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What We’re Watching in Europe…

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Sterne, Kessler, Goldstein & Fox

Continuing with news involving the color red, on December 23, 2022, the Court of Justice of the European Union (CJEU) issued a preliminary ruling finding that Amazon may be subject to liability for trademark infringement stemming from certain advertisements for counterfeit Christian Louboutin red-soled shoes sold by third parties on its platform.

Christian Louboutin owns numerous trademark registrations for its famous red-colored sole for shoes, including registrations in Luxembourg, Belgium, and the European Community. In considering the question of Amazon’s potential liability in actions brought by Christian Louboutin in Luxembourg and Belgium, both national courts asked the CJEU for guidance on whether online marketplaces can be held liable for third party advertisements for goods that infringe registered trademarks. The CJEU answered the question in the affirmative, so long as there is confusion as to who is the source of the advertisement.     

In rendering its guidance, the CJEU explained that an online marketplace would be liable for trademark infringement if an informed and reasonably attentive user would believe that an advertisement for counterfeit products emanated from the operator of the online marketplace, such that the user would make an association between the online marketplace’s services and the trademark for the counterfeit products appearing in the advertisement. In the case here, the CJEU ruled that Amazon may be liable for trademark infringement since Amazon’s own products are grouped and advertised together with advertisements for counterfeit products by third-party sellers. The CJEU reasoned that the user’s ability to distinguish between products emanating from Amazon and from those of third parties may also be frustrated by the fact that Amazon offers storage and shipping services for the third-party counterfeit products, of which Christian Louboutin also complains.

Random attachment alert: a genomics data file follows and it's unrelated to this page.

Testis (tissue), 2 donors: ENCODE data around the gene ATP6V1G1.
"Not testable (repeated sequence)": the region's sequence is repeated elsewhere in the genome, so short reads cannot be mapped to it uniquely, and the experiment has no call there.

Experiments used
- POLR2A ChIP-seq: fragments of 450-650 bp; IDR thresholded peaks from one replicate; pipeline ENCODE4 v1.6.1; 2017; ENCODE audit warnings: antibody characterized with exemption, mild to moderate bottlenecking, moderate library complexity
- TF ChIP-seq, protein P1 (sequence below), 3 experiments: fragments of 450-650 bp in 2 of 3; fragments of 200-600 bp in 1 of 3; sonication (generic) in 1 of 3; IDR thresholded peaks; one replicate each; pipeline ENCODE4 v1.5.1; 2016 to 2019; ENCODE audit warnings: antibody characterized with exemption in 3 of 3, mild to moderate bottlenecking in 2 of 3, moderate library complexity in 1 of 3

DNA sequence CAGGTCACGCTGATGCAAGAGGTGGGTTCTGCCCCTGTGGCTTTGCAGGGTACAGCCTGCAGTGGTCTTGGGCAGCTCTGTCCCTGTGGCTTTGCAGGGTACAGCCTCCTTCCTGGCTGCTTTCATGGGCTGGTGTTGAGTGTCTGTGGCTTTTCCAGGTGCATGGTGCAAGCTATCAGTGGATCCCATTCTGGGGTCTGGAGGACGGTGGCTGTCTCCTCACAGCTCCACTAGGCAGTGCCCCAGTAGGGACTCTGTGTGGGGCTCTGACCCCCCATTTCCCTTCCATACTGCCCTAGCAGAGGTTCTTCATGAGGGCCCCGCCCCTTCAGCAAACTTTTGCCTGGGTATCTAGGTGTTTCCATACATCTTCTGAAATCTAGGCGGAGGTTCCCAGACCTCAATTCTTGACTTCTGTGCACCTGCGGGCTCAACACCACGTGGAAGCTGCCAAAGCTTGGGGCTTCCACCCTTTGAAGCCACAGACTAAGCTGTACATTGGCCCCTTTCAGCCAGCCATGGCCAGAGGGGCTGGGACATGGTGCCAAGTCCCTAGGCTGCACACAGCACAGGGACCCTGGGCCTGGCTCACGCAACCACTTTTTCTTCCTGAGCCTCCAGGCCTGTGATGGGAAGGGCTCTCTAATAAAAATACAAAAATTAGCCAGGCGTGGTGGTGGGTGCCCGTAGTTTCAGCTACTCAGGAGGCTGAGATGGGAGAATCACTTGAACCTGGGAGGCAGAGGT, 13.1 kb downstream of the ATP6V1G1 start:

With this guidance from the CJEU, proceedings at the national courts in Luxembourg and Belgium will resume to determine whether there is any confusion or misimpression as to the source of the advertisements at issue on Amazon’s platform.

We will be watching to see how both of these national cases are decided, and how they might help brand owners address advertisements for counterfeit goods sold on online marketplaces servicing Europe. The decision may also provide further insight on how online marketplaces servicing the European market should display advertisements for their own goods, on their own platforms, to avoid trademark infringement claims.